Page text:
While PortMiami already has strong import movement from Chile, officials there have been approached by shippers and brokers seeking to import greater quantities of fresh produce from the country.
Eric Olafson, Esquire, manager, Intergovernmental Affairs/Cargo Development for PortMiami, said that port representatives have met with many of the leading importers.
“We held high-level meetings on Dec.12 in Washington, DC, with BillJohnson, director of PortMiami Director and Felipe Bulnes, Chilean ambassador, who announced at the PMA Fresh Summit in Anaheim, CA, that the top targeted markets for importing Chilean fruit were Los Angeles, Philadelphia, Wilmington and, for the first time, Miami,” said Mr. Olafson. “Expanding agricultural trade with Latin America will mean millions more in additional earnings and saving in freshness and shelf life due to the fact PortMiami is the closest port to Chile, the world's largest exporter of winter fruit.”
He noted that when PortMiami officials were in Rotterdam, they were working to transship more Chilean fruit to Rotterdam and Europe via PortMiami.
“We feel that geography and our port efficiencies make PortMiami the ideal entry point to Chilean and other countries’ perishables — to drop off North American loads — and also to have the containers transshipped to European markets,” said Mr. Olafson.
PortMiami has planned upcoming trips to Peru for Peru Cargo Week and the Greater Miami Chamber of Commerce will travel to Chile for the International Berry Conference. Florida Governor Rick Scott will lead the delegation to Chile, which is a top market for PortMiami. Enterprise Florida Inc., the official economic development organization for the state of Florida, and Governor Scott will lead a trade mission to Santiago, Chile on May 19-23.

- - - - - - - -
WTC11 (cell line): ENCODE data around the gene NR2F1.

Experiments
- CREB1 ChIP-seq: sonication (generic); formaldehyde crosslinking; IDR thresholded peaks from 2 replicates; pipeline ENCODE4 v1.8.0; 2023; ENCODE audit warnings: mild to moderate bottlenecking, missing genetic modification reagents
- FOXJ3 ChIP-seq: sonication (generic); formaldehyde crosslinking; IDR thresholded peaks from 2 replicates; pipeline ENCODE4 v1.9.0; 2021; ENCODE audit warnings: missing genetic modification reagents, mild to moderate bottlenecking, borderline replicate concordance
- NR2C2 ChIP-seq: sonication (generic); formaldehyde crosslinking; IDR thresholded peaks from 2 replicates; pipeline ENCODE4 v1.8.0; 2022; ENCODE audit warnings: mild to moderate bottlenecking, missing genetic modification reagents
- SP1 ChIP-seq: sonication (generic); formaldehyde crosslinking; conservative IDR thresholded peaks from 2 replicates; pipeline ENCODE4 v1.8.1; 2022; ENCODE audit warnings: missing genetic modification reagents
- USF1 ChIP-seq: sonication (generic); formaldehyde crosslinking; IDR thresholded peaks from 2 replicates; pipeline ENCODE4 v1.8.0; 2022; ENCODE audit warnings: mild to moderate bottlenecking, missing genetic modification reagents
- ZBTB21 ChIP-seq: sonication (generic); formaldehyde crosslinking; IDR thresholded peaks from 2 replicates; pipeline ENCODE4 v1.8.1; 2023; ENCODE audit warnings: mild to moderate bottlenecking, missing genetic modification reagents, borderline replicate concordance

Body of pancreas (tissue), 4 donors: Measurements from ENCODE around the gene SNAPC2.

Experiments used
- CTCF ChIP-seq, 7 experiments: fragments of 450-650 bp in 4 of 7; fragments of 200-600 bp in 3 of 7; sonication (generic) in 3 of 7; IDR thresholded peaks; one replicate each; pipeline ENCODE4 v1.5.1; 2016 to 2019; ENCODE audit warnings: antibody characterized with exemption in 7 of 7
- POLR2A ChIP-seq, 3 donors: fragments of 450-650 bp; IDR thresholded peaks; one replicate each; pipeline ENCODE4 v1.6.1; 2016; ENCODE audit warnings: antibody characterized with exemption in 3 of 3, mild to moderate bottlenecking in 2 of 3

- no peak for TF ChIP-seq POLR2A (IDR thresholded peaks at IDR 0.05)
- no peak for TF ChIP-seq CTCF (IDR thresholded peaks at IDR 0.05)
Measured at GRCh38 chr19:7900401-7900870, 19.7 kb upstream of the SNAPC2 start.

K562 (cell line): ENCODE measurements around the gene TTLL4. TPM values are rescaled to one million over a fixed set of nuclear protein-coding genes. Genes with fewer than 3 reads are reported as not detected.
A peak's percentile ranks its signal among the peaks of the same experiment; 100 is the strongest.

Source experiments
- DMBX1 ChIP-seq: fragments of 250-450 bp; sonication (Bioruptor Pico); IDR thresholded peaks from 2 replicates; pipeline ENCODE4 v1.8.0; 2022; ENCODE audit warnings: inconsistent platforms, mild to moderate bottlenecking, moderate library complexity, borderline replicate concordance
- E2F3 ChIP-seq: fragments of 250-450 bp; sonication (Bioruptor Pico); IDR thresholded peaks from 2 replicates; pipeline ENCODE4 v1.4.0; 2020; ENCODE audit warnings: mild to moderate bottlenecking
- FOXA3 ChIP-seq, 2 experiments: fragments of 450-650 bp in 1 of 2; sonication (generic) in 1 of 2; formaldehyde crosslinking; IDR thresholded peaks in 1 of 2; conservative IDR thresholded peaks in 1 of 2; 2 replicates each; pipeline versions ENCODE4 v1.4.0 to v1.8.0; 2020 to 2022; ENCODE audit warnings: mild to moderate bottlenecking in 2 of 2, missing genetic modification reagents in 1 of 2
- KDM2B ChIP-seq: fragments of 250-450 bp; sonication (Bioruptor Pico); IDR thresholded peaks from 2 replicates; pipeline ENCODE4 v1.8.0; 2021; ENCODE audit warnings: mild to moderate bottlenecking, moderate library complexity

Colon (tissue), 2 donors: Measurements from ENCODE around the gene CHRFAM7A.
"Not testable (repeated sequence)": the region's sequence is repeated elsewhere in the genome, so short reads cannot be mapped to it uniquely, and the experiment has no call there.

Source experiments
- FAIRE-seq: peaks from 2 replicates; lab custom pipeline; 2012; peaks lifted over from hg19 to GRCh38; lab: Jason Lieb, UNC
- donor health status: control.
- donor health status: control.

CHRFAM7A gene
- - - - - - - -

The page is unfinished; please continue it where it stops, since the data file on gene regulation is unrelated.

The United States enjoys a mutually symbiotic relationship with Chile. The country ranks sixth among Florida’s top product export destinations, with over $3.9 billion in exports in 2011. Florida exports to Chile increased at a rate of 24.3 percent through October 2012. In the Miami Customs District, which stretches from the Florida Keys to Port St. Lucie, Chile, ranked the eighth largest trading partner in 2012, according to a World City analysis of U.S. Census Bureau data.
PortMiami is also currently working with the Governor's Office and their partners in Chile to change fruit trade routes.
“Many of the Chilean products cannot currently enter ports in the Northeast such as Philadelphia,” said Mr. Olafson. Thus, fruit grown in Latin America and bound for Florida hotels and cruise ships, literally sails past PortMiami, is shipped to northeastern ports and then trucked to Miami and the rest of Florida. Shipping to northern ports lengthens shipping time, shortens shelf life and increases consumer costs. It also adds to highway congestion on our interstate system and increases vehicle emissions.”
Imports of fresh produce through PortMiami sustain thousands of well-paying jobs and produce millions in revenue. The port was recently named a U.S. Customs & Border Protection Center for Excellence and Expertise for Agriculture and Prepared Products.
“This is official recognition from the Federal Government that Miami is the perishables gateway for the U.S.,” said Mr. Olafson. “This is where huge quantities of produce from South and Central America enter as well as where the true expertise lies. The selection of PortMiami as a CEE highlights the inherent advantages in the port's location, being the closest East Coast port to producers of winter fruits and vegetables in Central and South America. The announcement by CBP helps solidify PortMiami’s role as the natural gateway for perishables and highlights the bilingual expertise of CBP experts here in Miami.
“Here at PortMiami we are constantly working to expand the perishables market with our visit to the cool port in Rotterdam,” he continued. “Just as Rotterdam is the ‘stomach’ of Europe or perishables gateway, PortMiami serves as a perishables gateway to the U.S., and a perishables transshipment gateway to Europe.”
Mr. Olafson noted that with the implementation of Enforcement Link to Mobile Operations, commonly referred to as ELMOcargo, field officers using handheld devices are able to immediately clear containers. This device speeds up release time by up to four hours making operations more efficient while continuing to keep the Port secure.